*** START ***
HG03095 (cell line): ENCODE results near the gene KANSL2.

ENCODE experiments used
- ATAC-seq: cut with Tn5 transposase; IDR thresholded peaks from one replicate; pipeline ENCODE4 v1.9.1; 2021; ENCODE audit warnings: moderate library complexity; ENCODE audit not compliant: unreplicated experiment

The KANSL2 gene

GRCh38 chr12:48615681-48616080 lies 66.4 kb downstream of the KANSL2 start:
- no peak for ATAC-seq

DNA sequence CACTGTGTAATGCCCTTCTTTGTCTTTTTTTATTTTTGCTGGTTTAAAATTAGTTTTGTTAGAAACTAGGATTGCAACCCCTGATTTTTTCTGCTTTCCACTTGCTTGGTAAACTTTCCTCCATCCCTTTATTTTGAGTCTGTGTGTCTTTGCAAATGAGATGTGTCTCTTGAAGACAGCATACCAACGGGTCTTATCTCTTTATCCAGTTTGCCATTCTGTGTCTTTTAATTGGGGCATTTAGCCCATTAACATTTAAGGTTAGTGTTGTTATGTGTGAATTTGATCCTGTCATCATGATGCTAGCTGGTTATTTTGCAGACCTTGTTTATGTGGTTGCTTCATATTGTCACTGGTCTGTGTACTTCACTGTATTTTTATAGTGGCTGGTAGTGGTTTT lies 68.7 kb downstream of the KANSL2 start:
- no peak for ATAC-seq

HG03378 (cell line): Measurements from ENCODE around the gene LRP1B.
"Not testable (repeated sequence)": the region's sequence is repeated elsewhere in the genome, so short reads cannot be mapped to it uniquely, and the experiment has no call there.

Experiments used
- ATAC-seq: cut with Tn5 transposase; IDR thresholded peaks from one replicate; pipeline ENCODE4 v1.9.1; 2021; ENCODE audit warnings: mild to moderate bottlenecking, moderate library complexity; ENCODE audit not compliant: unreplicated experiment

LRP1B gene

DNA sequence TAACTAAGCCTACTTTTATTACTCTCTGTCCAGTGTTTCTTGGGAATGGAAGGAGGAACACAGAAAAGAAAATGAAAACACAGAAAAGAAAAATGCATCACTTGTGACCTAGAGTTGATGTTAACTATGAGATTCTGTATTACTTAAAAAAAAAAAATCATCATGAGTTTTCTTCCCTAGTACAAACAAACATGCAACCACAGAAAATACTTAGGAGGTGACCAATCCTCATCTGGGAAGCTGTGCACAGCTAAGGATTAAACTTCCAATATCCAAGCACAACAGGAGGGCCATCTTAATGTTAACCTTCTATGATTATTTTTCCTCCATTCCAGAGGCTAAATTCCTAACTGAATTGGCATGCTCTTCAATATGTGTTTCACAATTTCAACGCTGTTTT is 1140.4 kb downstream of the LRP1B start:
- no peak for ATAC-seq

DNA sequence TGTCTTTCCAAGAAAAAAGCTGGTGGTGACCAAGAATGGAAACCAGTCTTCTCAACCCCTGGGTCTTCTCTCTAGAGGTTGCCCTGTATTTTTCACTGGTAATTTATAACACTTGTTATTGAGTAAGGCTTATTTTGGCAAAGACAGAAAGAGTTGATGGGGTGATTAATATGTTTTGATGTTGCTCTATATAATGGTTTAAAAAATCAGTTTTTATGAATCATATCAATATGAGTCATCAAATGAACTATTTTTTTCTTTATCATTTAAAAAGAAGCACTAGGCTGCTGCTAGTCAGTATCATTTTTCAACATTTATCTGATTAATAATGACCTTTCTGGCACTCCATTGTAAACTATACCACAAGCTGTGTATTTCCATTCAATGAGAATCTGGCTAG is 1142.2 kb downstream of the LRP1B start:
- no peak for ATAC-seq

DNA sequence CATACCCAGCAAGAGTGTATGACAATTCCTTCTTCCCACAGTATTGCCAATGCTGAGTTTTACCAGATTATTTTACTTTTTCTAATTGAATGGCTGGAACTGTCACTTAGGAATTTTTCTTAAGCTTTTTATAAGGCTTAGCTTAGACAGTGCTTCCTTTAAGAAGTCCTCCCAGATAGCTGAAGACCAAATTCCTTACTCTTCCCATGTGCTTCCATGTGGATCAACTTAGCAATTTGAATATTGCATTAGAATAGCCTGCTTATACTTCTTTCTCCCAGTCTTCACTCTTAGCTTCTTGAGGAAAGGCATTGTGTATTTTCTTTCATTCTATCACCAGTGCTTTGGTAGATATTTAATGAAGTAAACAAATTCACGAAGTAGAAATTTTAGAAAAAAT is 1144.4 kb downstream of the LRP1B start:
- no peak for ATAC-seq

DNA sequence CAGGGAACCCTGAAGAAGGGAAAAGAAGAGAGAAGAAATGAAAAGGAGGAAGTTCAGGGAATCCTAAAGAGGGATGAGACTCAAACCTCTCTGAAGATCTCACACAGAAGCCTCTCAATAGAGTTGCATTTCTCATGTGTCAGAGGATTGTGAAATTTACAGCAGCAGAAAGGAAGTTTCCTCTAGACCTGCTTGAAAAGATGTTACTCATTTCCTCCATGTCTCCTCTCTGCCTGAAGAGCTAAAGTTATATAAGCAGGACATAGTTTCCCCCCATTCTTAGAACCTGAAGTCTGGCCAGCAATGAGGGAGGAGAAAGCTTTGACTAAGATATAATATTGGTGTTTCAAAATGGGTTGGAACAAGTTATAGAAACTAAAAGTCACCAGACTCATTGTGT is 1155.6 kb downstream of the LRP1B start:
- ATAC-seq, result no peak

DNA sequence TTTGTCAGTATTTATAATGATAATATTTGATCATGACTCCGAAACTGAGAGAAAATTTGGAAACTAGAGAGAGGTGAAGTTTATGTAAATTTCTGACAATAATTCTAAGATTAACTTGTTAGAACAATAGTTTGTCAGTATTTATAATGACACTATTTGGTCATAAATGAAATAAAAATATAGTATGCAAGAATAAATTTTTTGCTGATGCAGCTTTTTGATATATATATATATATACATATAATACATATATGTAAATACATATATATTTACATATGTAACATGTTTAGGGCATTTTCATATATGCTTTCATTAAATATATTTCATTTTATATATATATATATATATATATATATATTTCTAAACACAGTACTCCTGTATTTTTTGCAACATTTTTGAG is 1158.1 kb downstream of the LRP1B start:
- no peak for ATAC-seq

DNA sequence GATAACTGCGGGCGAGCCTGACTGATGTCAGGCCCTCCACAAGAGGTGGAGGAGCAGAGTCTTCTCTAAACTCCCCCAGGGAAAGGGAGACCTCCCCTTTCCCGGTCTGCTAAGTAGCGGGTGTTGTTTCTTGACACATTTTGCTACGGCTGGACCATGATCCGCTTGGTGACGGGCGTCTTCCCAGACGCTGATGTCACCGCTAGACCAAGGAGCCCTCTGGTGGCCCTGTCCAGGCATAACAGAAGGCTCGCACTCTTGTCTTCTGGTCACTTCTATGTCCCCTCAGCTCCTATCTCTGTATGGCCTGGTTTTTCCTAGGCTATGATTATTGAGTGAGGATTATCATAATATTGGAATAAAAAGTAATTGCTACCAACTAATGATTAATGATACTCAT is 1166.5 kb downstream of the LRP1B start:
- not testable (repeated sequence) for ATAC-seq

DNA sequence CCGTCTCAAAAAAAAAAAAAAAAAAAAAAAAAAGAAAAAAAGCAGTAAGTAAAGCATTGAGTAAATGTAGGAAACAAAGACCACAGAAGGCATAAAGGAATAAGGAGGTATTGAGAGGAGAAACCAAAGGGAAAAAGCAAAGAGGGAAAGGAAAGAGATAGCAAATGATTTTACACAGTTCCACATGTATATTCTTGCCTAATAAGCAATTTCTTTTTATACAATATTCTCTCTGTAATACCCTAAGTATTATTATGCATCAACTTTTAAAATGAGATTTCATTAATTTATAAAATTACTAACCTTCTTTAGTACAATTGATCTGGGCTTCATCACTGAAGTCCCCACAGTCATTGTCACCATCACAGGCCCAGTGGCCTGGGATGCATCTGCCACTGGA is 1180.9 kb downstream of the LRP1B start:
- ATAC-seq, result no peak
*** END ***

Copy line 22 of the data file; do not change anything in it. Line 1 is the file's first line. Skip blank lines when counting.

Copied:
DNA sequence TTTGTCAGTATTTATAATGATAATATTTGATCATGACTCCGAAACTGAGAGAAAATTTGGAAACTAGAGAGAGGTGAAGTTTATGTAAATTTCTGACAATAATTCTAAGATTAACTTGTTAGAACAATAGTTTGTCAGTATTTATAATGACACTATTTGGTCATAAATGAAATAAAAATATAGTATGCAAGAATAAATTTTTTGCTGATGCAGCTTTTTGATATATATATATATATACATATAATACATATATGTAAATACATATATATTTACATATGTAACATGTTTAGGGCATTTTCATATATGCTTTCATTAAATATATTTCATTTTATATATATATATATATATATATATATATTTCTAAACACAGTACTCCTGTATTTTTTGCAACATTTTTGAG is 1158.1 kb downstream of the LRP1B start: